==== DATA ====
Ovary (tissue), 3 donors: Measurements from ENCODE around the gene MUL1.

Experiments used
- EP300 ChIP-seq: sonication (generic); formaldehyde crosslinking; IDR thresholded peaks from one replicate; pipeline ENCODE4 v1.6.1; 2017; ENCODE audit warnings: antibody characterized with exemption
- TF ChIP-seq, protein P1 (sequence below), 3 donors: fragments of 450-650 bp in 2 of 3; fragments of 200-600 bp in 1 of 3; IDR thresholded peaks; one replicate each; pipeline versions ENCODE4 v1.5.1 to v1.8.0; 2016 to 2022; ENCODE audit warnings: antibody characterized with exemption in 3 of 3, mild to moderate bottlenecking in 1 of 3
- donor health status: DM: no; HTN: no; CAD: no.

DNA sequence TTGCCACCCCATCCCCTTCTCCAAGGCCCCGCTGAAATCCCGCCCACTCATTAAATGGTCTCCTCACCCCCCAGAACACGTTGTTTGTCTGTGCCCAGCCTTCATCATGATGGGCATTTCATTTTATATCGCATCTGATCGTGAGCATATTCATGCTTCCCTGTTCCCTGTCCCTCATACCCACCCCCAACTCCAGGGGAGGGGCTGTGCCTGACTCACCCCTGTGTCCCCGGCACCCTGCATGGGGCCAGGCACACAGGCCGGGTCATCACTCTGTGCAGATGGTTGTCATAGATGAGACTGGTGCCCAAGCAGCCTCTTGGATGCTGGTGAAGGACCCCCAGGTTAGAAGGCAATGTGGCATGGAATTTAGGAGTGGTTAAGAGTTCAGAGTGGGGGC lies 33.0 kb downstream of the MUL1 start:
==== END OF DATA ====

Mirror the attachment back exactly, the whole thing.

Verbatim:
Ovary (tissue), 3 donors: Measurements from ENCODE around the gene MUL1.

Experiments used
- EP300 ChIP-seq: sonication (generic); formaldehyde crosslinking; IDR thresholded peaks from one replicate; pipeline ENCODE4 v1.6.1; 2017; ENCODE audit warnings: antibody characterized with exemption
- TF ChIP-seq, protein P1 (sequence below), 3 donors: fragments of 450-650 bp in 2 of 3; fragments of 200-600 bp in 1 of 3; IDR thresholded peaks; one replicate each; pipeline versions ENCODE4 v1.5.1 to v1.8.0; 2016 to 2022; ENCODE audit warnings: antibody characterized with exemption in 3 of 3, mild to moderate bottlenecking in 1 of 3
- donor health status: DM: no; HTN: no; CAD: no.

DNA sequence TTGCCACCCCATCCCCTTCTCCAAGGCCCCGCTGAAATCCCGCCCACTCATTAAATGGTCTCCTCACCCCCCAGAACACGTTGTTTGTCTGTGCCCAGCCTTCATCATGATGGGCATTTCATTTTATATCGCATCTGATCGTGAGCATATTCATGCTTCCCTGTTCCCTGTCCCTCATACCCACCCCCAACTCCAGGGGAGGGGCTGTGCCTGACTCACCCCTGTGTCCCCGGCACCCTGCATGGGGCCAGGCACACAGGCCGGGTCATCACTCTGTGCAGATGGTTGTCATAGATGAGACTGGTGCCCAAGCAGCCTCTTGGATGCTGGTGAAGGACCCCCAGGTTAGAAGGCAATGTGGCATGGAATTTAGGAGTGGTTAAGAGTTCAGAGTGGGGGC lies 33.0 kb downstream of the MUL1 start: